Several of these preconditions, according to experts, are related to the fact that the Afro population has historically had less access to health services.

Many African-Americans continue to work on the streets amid the pandemic.

It is not a genetic condition that makes African Americans more vulnerable to the virus, but a number of social factors that put them at a disadvantage.
‘In the US, we have a history of segregation and lack of investment in African-American communities,’ Steven Alvarado, a professor in the Department of Sociology at Cornell University and a specialist in health inequity, tells the BBC.
‘That is not something new, the new thing is that a pandemic is colliding with that story.’
Tyan Parker Dominguez, professor of social work at the University of Southern California and an expert on racism and health issues, shares that vision.
‘It is not a coincidence that the health of the population is a mirror of social inequities,’ says Parker Dominguez.
For Amitabh Chandra, director of health policy research at the Harvard University School of Government, in addition to health conditions, there are three other factors that help explain why the African population in the US is more vulnerable to the coronavirus:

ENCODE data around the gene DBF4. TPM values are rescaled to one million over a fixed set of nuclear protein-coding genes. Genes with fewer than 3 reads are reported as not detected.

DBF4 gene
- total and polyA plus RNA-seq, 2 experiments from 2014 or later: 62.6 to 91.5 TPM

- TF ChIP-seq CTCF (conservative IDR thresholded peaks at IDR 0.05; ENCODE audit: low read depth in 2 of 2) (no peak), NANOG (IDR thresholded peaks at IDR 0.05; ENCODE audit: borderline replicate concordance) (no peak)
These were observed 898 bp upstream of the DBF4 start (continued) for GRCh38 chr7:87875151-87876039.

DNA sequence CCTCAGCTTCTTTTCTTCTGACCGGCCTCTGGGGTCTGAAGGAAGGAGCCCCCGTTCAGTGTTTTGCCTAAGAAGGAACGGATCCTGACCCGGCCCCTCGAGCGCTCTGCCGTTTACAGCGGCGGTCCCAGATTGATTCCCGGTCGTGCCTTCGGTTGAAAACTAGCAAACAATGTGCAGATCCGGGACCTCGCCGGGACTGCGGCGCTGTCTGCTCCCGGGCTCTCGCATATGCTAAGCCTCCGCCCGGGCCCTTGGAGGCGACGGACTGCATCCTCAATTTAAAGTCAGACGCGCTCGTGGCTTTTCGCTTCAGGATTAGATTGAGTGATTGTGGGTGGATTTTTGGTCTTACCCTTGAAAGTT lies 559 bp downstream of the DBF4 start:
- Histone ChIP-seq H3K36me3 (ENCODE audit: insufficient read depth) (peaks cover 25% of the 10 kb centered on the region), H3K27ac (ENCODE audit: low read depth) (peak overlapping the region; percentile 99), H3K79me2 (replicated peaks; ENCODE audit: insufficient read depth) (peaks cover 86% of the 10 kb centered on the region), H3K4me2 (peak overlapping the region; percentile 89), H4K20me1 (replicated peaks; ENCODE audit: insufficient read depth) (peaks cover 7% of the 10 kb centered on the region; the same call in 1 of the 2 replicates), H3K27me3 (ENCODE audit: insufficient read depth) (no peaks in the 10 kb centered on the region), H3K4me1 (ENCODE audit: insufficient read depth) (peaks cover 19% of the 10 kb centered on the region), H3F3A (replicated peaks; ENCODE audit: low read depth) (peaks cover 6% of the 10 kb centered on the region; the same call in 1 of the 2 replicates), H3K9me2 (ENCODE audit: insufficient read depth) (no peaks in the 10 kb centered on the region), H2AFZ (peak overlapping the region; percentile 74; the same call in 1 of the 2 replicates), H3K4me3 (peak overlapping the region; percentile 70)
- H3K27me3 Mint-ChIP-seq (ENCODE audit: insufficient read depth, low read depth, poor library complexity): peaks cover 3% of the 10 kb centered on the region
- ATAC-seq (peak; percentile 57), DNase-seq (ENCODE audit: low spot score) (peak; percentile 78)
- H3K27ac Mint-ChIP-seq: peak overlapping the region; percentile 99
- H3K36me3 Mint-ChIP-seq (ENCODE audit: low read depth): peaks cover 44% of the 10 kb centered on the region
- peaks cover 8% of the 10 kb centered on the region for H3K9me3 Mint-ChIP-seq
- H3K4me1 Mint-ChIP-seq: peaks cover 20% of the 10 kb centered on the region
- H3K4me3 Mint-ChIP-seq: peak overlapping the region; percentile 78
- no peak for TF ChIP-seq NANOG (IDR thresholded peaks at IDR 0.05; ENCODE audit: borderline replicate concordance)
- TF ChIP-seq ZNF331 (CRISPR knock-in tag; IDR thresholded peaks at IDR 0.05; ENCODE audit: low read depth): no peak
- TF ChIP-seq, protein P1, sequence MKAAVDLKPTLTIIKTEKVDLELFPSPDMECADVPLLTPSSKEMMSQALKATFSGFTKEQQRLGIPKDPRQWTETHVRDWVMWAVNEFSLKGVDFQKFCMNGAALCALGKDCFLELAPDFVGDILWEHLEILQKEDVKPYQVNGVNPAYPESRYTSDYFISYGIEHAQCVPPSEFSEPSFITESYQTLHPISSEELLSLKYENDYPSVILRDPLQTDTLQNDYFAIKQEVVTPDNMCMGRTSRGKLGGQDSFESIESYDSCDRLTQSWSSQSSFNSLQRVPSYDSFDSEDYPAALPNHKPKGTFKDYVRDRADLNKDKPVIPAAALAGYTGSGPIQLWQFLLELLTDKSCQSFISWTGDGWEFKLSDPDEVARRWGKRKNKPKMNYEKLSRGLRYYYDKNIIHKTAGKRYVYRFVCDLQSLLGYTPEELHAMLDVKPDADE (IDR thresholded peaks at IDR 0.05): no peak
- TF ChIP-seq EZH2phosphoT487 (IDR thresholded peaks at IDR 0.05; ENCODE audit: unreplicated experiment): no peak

• They have less health insurance compared to other sectors of the population
  • They have less income and less savings
  • They are part of a population that continues to work on the streets during the pandemic, such as police, airport employees, warehouse workers, residents, etc.
‘They are part of the population that continues to do hard work, while the rest of us stay at home,’ Chandra tells BBC.
Experts and authorities agree that African-Americans are at a disadvantage in dealing with the coronavirus.
The expert also mentions the risk of the pandemic in prisons, where African-Americans are five times more likely to go to prison than white people, according to data from The Sentencing Project.

Information is missing

Data on how the Afro population is most affected by the coronavirus are only beginning to emerge.